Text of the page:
“For every projection you make—I know it would be fruitless to ask you to forswear the projective temptation altogether—make a promise. Tell us not just what will happen but what you plan to do to bring about a better world, or a better university, or just a better neighborhood. Utter some words you will need to stand by. Because only then will you be answerable to the future that you so confidently predict.”
—Alan Jacobs, “Against Projection; For Promise”
“I was at Penn State, and I was just aghast, because everyone was what I call drillers of deeper wells. These academics sit at the bottom of a deep well and they look up and see a sliver of the sky. They know everything about that little sliver of sky and nothing else. I scan all my horizons.”
“He came from a working-class background – his dad drives a truck for Coca-Cola, and he himself has had jobs like warehouseman and forklift driver. Because of all that, he possessed a psychological profile that made thriving in academia difficult: namely, he is self-possessed, confident and utterly lacking in the other-directed brown-nose-itutde that is the mark of the modern professional managerial class. When he realized that most critical theory wasn’t to his taste, he avoided it – except when he had to parrot it back to his professors to pass his field exams. He also didn’t frantically seek lines on his curriculum vitae, grinding the same research into half a dozen all-but-identical conference papers. He didn’t suck up. Instead, all he did was write a brilliant dissertation with a timely and politically relevant theme, in elegant, readable prose. All the while he feasted upon books about every subject under the sun. An insatiable auto-didact; his love of knowledge burns more brightly than that of just about anyone I’ve ever met, and outshines every professor I know. A natural-born teacher, he simultaneously and joyfully practiced the arts of citizenship just about every day of the week…. In a better world, academia would beat a path to this gentleman’s door. Instead, he knows tenured employment is almost unimaginable. So he’s applied to about a hundred jobs this summer, desperate to keep up with his mortgage – every kind of job, including one as an on-campus building manager. He finally ended up with a year-long contract at a private school teaching science to eighth graders. Though he has no particular interest in and no experience with science, he’s glad to be working at all.”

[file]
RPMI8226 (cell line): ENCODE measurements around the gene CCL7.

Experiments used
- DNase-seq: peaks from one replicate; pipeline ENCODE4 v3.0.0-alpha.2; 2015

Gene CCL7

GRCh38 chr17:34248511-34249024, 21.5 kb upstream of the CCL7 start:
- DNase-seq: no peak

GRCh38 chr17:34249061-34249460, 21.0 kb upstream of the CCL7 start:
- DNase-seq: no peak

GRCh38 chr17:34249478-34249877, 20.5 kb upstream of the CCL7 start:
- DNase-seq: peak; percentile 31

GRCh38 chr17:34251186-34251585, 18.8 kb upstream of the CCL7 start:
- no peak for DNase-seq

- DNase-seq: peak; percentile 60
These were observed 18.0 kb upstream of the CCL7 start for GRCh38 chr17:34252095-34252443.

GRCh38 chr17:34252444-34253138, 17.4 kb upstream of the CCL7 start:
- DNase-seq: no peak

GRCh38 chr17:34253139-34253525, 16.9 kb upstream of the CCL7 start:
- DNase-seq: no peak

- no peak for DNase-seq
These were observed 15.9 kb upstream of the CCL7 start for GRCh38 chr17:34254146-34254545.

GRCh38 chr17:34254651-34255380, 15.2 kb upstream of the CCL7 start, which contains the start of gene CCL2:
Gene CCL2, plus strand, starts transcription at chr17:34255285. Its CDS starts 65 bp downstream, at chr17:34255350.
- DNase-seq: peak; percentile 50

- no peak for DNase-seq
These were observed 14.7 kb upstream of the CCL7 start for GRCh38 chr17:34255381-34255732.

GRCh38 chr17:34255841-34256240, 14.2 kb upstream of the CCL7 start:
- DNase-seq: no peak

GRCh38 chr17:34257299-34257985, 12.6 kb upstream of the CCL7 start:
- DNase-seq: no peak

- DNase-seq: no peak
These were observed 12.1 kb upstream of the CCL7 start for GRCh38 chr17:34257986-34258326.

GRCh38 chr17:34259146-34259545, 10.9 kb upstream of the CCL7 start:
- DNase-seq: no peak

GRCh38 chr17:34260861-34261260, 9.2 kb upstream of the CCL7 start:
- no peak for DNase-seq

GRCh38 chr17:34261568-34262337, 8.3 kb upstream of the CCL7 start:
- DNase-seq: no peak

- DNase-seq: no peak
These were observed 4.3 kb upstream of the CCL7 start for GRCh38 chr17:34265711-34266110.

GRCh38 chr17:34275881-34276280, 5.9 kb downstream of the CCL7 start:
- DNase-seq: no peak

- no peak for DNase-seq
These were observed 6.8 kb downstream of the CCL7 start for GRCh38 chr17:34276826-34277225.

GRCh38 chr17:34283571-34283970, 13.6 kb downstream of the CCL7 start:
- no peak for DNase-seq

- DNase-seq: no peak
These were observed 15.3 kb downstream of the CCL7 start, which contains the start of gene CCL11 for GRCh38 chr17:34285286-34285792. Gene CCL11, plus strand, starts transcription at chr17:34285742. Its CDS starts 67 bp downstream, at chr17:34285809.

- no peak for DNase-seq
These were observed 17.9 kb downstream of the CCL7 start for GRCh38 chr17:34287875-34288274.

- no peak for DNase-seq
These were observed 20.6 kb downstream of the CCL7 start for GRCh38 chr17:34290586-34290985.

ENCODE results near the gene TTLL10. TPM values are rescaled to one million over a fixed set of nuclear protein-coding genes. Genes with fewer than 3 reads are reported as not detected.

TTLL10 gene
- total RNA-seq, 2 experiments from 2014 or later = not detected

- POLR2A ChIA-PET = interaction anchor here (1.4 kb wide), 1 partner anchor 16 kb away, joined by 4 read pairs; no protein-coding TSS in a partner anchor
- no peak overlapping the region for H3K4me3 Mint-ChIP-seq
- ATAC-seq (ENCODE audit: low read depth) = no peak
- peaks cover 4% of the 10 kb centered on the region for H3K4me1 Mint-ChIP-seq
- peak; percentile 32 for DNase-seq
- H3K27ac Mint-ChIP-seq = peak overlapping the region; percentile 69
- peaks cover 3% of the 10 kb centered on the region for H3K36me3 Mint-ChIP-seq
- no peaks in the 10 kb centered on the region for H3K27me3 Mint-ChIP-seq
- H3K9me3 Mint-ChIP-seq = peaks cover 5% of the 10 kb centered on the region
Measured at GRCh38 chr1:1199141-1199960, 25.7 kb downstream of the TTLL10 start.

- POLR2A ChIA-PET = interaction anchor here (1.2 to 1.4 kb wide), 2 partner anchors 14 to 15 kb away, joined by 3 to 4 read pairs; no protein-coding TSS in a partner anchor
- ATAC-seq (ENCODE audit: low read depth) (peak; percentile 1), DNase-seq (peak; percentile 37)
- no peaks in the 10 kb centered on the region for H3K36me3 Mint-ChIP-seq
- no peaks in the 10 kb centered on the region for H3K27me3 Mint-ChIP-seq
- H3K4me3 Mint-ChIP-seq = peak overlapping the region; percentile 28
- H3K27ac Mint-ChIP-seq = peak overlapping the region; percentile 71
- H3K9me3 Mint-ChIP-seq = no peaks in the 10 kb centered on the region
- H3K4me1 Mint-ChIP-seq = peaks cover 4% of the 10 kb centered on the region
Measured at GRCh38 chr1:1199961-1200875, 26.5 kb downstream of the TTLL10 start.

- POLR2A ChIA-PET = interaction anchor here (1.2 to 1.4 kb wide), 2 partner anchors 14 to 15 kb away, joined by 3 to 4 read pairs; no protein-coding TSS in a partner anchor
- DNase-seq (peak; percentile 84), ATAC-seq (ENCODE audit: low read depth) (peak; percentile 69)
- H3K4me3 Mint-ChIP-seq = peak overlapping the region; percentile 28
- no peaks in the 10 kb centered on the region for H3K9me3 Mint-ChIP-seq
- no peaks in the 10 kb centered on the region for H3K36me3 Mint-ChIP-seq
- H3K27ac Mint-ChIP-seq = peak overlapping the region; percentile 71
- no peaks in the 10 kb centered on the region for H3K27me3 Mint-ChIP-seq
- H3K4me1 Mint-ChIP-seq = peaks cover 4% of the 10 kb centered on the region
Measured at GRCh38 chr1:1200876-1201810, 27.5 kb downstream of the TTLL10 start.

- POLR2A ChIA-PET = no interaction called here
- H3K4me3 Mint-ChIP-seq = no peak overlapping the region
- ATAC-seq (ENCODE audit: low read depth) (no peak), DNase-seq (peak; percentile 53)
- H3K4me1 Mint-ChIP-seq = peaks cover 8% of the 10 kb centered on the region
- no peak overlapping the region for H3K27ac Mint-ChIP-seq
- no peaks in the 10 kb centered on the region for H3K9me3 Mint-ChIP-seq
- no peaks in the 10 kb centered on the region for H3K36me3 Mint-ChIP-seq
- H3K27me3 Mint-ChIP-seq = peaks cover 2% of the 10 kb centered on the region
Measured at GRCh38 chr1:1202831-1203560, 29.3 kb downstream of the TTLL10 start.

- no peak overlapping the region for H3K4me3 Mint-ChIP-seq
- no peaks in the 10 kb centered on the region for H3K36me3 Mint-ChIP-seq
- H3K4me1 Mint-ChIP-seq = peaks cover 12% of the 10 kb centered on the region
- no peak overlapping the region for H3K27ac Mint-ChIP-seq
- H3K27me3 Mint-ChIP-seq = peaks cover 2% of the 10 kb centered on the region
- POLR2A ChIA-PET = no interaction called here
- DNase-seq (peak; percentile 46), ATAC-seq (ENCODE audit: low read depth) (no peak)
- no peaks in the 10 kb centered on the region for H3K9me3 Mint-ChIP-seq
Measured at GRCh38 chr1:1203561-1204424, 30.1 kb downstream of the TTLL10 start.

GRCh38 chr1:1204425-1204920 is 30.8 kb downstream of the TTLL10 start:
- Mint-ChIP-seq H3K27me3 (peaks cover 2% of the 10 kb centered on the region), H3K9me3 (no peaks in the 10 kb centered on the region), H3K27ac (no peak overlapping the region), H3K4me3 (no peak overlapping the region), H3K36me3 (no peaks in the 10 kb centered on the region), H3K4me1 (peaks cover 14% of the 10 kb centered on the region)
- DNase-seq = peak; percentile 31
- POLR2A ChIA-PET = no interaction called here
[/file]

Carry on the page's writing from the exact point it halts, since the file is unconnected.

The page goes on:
—Rick Perlstein, “On the Death of Democratic Higher Education”
Andrew Sullivan on the origins of the word “log” in the “an official record of events” sense, from which we derive the word “blog”:
A ship’s log owes its name to a small wooden board, often weighted with lead, that was for centuries attached to a line and thrown over the stern. The weight of the log would keep it in the same place in the water, like a provisional anchor, while the ship moved away. By measuring the length of line used up in a set period of time, mariners could calculate the speed of their journey (the rope itself was marked by equidistant “knots” for easy measurement). As a ship’s voyage progressed, the course came to be marked down in a book that was called a log.